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Today, I Am A Maverick.

Today, as I approached the traffic lights near the train station I saw that they had just changed, that the little green man had disappeared and the little red flashing man, (who was taunts and teases “come on! You’ve almost made it!”) had just turned into a still and stubborn red man, whose blank inanimate face spells defeat.

I stood and watched as the last of the pedestrians who were just slightly quicker than me finished crossing the road, if only I had been a few seconds faster, I would have been one of them, secure in the herd, I thought to myself. These lights were particularly long, and I could see the train station across the road, so close and yet so far, the lights were still red, but a mad dash across the road now would get me securely onto my train and off to work on time, if only I had the guts to do it. I battled with the decision, this was split second thinking, I had only the most limited time if I was going to make the attempt at crossing the road. No, I wouldn’t, I would wait. I was not going to risk my life, or more importantly possible social embarrassment by breaking the pedestrian code.

I was content in my decision, until… Who was that? That girl, walking with such confidence one might expect her to be the star of some kind of female empowering medical drama. She walked right by me, paused, for only a second before striding out into the road, crossing the street without any problems, just making it to the other side as the traffic started to move forward.

I was shamed, left standing there like a fool. Because of my own fear, because of my insistence on adhering to societies rules, I was left waiting for the lights to complete their cycle once more. That girl who crossed, she was a maverick, she did things her way, screw traffic convention, screw pedestrian protocol. I was envious of that girl, I wanted to be that girl, and today I have decided, I will be that girl. Today, I become a maverick.   

When I eventually boarded the train, I saw everything with new eyes. There was only one seat left, a small gap between two people in the middle of a three person seater. The old me would never have disturbed these two people by attempting to squeeze in between them. It would have been rude and embarrassing, indeed there were already two or three people standing, glancing wistfully at the seat, nobody game enough to do anything about it. Normally I would have been one of those people, but not today. Today I focused on that seat, I strode purposefully towards it and as I locked into eye contact with the man on the edge of the seat I said in a loud clear voice “Excuse me” I squeezed past him and slid victoriously into the seat (which if I’m honest, was not quite big enough for me to sit in comfortably.) As I glanced around the carriage I saw the looks in people’s eyes, I could tell they were thinking, “Who is this girl? Where did she come from? ” I turned and looked at one woman who was staring at me, I shot her what I considered to be a wry smile, she turned away awkwardly. In hindsight, it may have come across more creepy than wry.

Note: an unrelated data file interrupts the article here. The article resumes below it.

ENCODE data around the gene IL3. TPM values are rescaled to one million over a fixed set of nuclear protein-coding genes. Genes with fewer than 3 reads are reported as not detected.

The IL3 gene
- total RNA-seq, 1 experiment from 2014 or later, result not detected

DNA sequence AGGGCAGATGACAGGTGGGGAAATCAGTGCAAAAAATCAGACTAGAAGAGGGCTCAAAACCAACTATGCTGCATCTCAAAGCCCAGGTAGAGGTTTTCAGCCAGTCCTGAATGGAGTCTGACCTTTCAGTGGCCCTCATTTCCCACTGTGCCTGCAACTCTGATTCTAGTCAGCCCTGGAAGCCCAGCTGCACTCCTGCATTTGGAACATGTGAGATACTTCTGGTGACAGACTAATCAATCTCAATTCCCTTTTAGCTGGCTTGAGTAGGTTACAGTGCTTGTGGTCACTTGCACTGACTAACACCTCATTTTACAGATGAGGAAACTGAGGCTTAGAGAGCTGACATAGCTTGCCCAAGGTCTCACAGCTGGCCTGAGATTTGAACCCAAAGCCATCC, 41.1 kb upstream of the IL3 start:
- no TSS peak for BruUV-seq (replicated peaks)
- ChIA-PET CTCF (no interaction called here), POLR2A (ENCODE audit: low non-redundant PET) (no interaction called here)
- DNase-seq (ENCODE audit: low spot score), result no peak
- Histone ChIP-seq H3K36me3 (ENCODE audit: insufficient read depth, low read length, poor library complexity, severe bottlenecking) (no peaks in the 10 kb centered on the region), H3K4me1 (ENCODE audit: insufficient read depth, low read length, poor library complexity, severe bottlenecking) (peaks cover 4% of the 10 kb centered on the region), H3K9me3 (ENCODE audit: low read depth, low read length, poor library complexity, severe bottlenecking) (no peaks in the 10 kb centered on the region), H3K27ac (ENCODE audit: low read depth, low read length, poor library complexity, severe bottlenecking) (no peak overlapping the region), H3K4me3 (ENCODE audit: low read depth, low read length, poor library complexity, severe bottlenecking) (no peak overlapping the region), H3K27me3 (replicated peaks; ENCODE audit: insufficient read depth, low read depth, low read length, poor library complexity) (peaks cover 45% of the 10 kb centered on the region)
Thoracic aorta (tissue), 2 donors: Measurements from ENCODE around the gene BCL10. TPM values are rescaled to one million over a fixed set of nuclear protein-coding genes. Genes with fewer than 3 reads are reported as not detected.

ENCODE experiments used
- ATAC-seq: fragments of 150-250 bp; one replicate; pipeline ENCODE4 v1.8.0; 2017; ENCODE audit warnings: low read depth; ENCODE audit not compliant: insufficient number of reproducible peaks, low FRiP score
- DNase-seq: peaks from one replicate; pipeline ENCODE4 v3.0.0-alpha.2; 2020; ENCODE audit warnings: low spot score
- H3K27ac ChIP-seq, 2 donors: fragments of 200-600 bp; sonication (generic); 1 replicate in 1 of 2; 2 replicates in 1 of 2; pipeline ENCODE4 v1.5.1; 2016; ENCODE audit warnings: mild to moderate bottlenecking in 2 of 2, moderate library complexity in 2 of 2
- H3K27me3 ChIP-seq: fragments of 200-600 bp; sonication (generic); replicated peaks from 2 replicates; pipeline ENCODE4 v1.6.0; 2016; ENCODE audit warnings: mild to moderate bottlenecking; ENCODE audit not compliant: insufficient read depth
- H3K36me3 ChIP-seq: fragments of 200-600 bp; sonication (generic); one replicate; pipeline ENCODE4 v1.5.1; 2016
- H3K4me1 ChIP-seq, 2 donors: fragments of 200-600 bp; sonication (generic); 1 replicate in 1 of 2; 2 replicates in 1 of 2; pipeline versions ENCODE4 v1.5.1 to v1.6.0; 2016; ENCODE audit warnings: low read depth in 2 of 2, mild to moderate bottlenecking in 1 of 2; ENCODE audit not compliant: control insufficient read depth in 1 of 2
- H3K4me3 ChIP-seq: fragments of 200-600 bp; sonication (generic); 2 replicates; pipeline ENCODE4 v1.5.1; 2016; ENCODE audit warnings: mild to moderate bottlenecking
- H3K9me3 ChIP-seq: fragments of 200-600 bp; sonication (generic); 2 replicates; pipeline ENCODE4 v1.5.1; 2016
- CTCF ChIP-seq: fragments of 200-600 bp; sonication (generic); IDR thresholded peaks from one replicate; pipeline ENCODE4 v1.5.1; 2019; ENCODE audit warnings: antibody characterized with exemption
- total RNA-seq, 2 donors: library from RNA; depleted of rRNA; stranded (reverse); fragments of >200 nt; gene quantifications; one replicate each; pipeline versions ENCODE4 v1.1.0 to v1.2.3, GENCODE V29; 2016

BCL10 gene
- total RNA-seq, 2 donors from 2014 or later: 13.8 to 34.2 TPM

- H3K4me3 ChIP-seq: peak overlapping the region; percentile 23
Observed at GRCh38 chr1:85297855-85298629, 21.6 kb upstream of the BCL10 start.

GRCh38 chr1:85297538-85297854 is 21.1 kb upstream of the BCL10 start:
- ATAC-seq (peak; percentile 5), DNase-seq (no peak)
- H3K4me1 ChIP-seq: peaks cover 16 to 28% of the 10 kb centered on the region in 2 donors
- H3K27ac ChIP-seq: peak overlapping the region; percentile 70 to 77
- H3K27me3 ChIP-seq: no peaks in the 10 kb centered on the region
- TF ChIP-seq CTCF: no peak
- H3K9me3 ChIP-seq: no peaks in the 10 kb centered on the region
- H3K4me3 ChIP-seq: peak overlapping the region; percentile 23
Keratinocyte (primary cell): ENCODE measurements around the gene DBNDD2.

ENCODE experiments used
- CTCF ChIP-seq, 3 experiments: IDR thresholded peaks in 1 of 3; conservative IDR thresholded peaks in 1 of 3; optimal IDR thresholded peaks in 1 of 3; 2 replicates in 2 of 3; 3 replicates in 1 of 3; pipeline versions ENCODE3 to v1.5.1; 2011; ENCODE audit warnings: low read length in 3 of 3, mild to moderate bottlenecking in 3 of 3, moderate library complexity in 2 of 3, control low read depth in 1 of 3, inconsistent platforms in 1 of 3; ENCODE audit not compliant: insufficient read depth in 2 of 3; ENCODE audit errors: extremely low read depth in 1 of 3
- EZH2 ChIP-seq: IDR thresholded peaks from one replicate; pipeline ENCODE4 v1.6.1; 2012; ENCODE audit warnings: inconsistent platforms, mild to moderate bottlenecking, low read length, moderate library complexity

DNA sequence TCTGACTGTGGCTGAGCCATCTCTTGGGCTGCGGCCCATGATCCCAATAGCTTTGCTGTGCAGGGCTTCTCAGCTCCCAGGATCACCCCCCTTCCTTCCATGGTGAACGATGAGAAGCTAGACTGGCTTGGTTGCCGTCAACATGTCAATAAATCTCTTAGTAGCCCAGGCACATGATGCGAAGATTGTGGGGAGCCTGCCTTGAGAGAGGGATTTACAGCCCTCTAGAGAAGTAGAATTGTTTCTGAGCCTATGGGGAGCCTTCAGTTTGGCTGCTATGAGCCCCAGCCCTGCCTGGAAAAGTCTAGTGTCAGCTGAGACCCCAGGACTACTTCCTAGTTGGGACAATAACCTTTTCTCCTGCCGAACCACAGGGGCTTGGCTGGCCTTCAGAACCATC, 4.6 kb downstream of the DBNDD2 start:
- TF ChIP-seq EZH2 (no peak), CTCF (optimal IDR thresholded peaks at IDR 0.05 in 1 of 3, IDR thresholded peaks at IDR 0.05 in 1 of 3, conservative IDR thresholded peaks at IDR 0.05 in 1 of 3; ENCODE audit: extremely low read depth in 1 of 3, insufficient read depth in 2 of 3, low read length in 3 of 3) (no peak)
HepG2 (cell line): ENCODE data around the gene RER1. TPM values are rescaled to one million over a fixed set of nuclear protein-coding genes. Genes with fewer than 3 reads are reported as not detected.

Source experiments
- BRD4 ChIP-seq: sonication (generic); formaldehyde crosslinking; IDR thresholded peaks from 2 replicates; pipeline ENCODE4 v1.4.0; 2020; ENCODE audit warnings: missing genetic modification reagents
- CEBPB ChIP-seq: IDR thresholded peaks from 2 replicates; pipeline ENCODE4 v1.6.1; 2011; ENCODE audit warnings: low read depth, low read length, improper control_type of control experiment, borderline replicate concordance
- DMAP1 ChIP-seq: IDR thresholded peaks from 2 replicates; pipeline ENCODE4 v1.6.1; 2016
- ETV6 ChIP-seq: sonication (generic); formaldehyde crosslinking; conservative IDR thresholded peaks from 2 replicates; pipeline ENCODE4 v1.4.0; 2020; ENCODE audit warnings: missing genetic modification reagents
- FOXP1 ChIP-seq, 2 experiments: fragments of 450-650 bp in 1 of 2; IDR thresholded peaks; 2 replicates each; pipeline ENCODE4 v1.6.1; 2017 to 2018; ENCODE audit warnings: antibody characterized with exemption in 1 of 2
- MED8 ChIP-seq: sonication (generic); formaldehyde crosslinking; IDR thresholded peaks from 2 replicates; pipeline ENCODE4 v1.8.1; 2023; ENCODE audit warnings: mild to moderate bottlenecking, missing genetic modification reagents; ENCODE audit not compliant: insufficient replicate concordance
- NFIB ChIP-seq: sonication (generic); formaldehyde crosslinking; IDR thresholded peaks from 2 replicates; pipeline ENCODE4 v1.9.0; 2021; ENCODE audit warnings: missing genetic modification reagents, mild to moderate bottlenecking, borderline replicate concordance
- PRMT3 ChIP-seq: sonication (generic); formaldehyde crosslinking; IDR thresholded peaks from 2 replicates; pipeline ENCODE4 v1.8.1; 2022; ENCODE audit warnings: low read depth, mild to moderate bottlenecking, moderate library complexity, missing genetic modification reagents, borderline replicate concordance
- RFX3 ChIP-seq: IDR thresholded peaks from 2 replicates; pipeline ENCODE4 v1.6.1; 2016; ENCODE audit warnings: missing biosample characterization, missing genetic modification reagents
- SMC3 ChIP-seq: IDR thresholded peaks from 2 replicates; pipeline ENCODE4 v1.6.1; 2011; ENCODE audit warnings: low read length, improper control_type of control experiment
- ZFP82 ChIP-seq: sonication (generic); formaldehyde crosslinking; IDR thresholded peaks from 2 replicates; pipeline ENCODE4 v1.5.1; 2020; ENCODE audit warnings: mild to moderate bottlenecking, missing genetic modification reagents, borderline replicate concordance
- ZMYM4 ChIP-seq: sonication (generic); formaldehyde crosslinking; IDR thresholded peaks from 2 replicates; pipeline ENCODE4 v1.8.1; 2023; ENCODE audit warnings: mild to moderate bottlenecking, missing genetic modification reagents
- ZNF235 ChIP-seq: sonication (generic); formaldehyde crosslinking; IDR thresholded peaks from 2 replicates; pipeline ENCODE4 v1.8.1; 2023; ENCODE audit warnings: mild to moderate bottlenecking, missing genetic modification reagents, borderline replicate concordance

From then on I was  unstoppable, when I ordered my lunch, the woman mistakenly put butter onto my sandwich despite me having asked her not to do so. I spoke up, I informed her that I did not want butter, and I felt only the mildest hint of guilt as she was forced to begin my sandwich again.

I spoke up, I didn’t play by anybody’s rules, pedestrian protocol was a thing of the past. If you answer your phone on the train in front of me, get ready for a stern throat clearing. I was drunk on my new freedom, I was out of control, in many ways, I was unrecognizable, even to myself.

It was as I reprimanded someone for cutting in line and was given a steady stream of abuse in reply, that I realised I had gone too far, I couldn’t live this way. Being this kind of radical maverick was too tiring. I had to stop.

Although It was a difficult change, I gave up my new-found maverick status, I retired my out there attitude, and I transformed back into the mild-mannered girl I always was, although my mark on the world was a small one, at least I tried, at least I can hold my head up high, knowing that I gave it my all, and as I wait for the traffic light this afternoon, my disappointment may be dulled by the next maverick that steps out into traffic getting run down by a car.

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